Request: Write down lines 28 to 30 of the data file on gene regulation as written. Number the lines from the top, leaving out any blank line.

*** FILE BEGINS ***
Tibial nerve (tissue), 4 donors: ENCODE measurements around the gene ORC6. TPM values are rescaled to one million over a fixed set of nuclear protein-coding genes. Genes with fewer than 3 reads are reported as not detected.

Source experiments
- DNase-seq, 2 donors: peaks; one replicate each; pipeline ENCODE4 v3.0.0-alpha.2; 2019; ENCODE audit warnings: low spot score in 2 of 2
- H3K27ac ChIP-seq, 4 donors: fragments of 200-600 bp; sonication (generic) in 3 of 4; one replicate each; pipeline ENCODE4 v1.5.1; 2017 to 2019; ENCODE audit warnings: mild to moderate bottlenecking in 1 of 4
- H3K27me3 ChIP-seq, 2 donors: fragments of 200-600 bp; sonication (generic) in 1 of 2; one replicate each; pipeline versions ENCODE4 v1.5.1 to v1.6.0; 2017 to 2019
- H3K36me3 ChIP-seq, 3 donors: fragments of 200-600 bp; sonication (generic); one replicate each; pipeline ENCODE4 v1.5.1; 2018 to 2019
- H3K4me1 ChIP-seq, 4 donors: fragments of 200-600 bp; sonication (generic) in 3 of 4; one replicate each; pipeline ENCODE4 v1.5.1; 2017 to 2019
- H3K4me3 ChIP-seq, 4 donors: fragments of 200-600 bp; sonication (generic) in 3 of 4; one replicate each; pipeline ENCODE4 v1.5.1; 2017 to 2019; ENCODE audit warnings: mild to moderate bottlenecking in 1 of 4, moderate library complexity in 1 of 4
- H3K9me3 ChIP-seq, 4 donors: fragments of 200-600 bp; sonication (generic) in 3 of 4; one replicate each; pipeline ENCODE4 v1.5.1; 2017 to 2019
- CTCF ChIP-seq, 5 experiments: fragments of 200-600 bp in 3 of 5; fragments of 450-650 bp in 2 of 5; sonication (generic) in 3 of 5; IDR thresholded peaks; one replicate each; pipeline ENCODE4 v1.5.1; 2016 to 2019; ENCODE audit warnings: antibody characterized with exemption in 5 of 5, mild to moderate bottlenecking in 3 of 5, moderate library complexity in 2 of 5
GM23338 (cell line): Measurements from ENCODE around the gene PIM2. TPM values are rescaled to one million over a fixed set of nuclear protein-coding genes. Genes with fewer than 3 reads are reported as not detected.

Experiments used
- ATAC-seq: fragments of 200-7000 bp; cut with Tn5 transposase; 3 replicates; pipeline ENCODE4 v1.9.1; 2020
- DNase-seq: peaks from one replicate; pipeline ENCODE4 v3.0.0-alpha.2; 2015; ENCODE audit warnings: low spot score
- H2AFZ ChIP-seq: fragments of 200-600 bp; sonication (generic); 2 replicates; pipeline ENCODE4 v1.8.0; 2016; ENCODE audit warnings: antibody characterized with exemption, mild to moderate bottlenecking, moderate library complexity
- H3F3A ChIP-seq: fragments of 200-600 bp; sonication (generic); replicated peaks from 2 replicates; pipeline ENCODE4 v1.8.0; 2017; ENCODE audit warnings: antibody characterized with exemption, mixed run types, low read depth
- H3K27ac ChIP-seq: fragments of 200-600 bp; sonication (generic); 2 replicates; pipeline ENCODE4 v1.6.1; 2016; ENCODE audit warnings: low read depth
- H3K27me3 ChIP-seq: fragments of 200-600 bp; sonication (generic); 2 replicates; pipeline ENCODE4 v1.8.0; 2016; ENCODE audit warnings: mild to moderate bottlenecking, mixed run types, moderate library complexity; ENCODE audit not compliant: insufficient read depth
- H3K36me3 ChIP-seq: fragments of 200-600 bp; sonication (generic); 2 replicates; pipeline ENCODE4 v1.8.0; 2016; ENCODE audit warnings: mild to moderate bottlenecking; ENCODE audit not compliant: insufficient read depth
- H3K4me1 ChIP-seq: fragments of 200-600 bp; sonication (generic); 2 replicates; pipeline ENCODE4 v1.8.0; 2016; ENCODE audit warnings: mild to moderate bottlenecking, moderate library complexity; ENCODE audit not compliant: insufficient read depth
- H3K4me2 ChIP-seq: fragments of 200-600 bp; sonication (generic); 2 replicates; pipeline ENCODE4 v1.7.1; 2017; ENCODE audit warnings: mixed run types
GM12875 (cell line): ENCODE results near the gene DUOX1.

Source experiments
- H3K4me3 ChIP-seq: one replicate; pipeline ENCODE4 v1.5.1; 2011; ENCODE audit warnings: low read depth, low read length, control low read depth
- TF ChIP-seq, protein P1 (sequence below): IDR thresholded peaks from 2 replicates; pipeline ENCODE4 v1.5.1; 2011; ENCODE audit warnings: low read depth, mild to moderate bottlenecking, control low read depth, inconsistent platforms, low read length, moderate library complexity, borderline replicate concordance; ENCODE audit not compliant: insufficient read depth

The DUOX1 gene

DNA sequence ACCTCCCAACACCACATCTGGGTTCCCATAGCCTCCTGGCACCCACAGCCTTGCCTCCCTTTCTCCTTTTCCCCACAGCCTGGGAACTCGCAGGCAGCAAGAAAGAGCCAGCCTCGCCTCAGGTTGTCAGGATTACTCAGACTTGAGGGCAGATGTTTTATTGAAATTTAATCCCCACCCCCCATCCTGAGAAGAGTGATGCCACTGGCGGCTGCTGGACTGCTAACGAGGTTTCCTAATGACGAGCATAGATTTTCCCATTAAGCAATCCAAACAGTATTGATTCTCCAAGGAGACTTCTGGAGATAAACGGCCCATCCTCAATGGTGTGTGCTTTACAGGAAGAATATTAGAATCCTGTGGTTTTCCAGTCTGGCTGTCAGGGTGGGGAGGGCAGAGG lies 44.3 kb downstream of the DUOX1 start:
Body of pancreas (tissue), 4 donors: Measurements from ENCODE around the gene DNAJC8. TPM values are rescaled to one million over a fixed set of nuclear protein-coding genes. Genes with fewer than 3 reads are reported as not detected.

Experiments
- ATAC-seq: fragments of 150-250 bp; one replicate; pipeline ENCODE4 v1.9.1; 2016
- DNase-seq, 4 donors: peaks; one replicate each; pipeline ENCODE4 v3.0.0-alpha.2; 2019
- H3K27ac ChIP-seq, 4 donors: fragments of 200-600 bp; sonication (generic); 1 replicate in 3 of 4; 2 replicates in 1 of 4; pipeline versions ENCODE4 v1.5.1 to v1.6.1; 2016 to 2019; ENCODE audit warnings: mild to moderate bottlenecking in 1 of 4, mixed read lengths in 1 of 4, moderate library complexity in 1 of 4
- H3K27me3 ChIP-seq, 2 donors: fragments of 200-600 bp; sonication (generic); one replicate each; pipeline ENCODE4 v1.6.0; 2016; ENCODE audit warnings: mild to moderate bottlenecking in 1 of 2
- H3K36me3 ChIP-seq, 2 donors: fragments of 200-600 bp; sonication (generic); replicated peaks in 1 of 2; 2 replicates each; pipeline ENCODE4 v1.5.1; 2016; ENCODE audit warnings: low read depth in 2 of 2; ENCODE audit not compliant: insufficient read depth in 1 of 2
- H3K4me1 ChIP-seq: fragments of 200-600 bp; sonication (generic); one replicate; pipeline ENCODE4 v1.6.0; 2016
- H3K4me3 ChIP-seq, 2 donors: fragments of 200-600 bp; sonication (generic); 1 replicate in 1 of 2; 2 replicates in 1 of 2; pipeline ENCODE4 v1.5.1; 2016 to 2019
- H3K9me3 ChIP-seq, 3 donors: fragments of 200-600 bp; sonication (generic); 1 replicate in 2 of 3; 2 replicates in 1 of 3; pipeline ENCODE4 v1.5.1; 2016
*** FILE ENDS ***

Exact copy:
Body of pancreas (tissue), 4 donors: Measurements from ENCODE around the gene DNAJC8. TPM values are rescaled to one million over a fixed set of nuclear protein-coding genes. Genes with fewer than 3 reads are reported as not detected.

Experiments
- ATAC-seq: fragments of 150-250 bp; one replicate; pipeline ENCODE4 v1.9.1; 2016